Ministry’s mission held up in Liberian port

Courtesy photo Dub Hays of Clovis, back center, is in Liberia waiting for containers of relief supplies to be released by the government so he can distribute the items to Liberians in need.

Sharna Johnson

It wasn’t raising the money or gathering the donations or even arranging for shipping to the West African country that turned out to be challenging — it was getting the items through the government to the people who need them.

In November, four shipping containers of relief supplies and Christian ministry items from Clovis made it to a port in Liberia but no further after officials unexpectedly imposed additional taxes of more than $5,000 to get the items through customs.

And to top it off, in the next couple days, the containers will begin incurring $400 daily fees for not being moved from the port, according to Jerry Fisher, a volunteer with The Holy Cross Movie Ministries of Clovis.

“We don’t have the money to get it out,” she said. “It was supposed to be duty free shipment but they’ve added a bunch of taxes… At this point the containers are still in the port. We have not been able to get them out.”

The relief supplies — more than 1,600 bags of clothing, 4,000 pairs of shoes, 6,000 stuffed animals and toys and thousands of used Bibles — were donated in Clovis, Portales, Las Cruces and Lubbock, Fisher said.

The organization raised $100,000 to purchase relief supplies and pay for shipping, all of which was spent getting the items to the country, Fisher said.

Since the supply delivery was stalled, Fisher said she has been going to area churches and other entities in an effort to raise money and get the word out in the hopes of raising the cash needed to move the containers out of port.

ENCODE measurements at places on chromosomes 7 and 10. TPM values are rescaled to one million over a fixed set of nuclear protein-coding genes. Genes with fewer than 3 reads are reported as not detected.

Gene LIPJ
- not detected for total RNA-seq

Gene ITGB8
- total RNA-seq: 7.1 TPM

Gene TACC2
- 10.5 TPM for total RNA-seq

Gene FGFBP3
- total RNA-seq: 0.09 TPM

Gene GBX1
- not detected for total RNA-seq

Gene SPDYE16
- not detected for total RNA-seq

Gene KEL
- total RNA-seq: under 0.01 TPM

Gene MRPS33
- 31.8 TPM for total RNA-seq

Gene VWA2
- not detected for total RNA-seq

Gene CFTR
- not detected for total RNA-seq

Fisher said William “Dub” Hays, founder of the organization, left Clovis to travel to Monrovia, Liberia, Oct. 12 so he could be there to distribute the items when they arrived.

With this being the third mission trip Hays has done to the poverty stricken country since 2005, Fisher said it has always been challenging to get items there, but this experience has been the worst.

“You have to grease palms (to get things done). It’s a very, very poor nation and that’s the way they (government workers) get the money,” Fisher said. “It has just been unreal trying to get this accomplished.”

Liberian immigrant Phebe Fortt, of Modesto, Calif., runs a relief organization trying to help the people of her native country.

What the Clovis organization is experiencing is typical, Fortt said, describing government corruption and exploitation of relief agencies as common.

Fortt said in 2006, she herself had issues with the government trying to get a container of relief supplies through.

“I am a Liberian, born and raised there… and I had to fight for my rights when I got there to clear my (shipping) container. It’s common,” she said.

“It’s government resistance (to outside help). When we were there it seems like they kind of mold you to be corrupt just going through the process. When the government itself has issues, what do you do?”

Fortt said it often takes bribery or networking to get things through to the people who need them so desperately.

“I felt like if you don’t get in bed with them (financially and politically), then you are just left out in the cold,” She said.

“It is common, but it is very sad that it continues to happen. We are trying. These (government) people do not embrace us and I just don’t understand why because they need us. Maybe in time it will change.”

After her uncle was assassinated and her sister killed in front of her children, Fortt said she left Liberia in 1981, headed to America with her parent’s blessing.

Her parents were later killed in the early 1990s.

Fortt said she has devoted her life in America to helping her people in Liberia and even now continues striving to encourage the Liberian government to accept and encourage the help of outsiders.

A non-denominational mission, Fisher said Hays shows the movie “The Passion of the Christ” to Liberians and distributes clothing, school supplies, Bibles and other items to those in need.

Fisher said she and another volunteer from Clovis will be joining Hays in Liberia Dec. 21 to assist with the mission.

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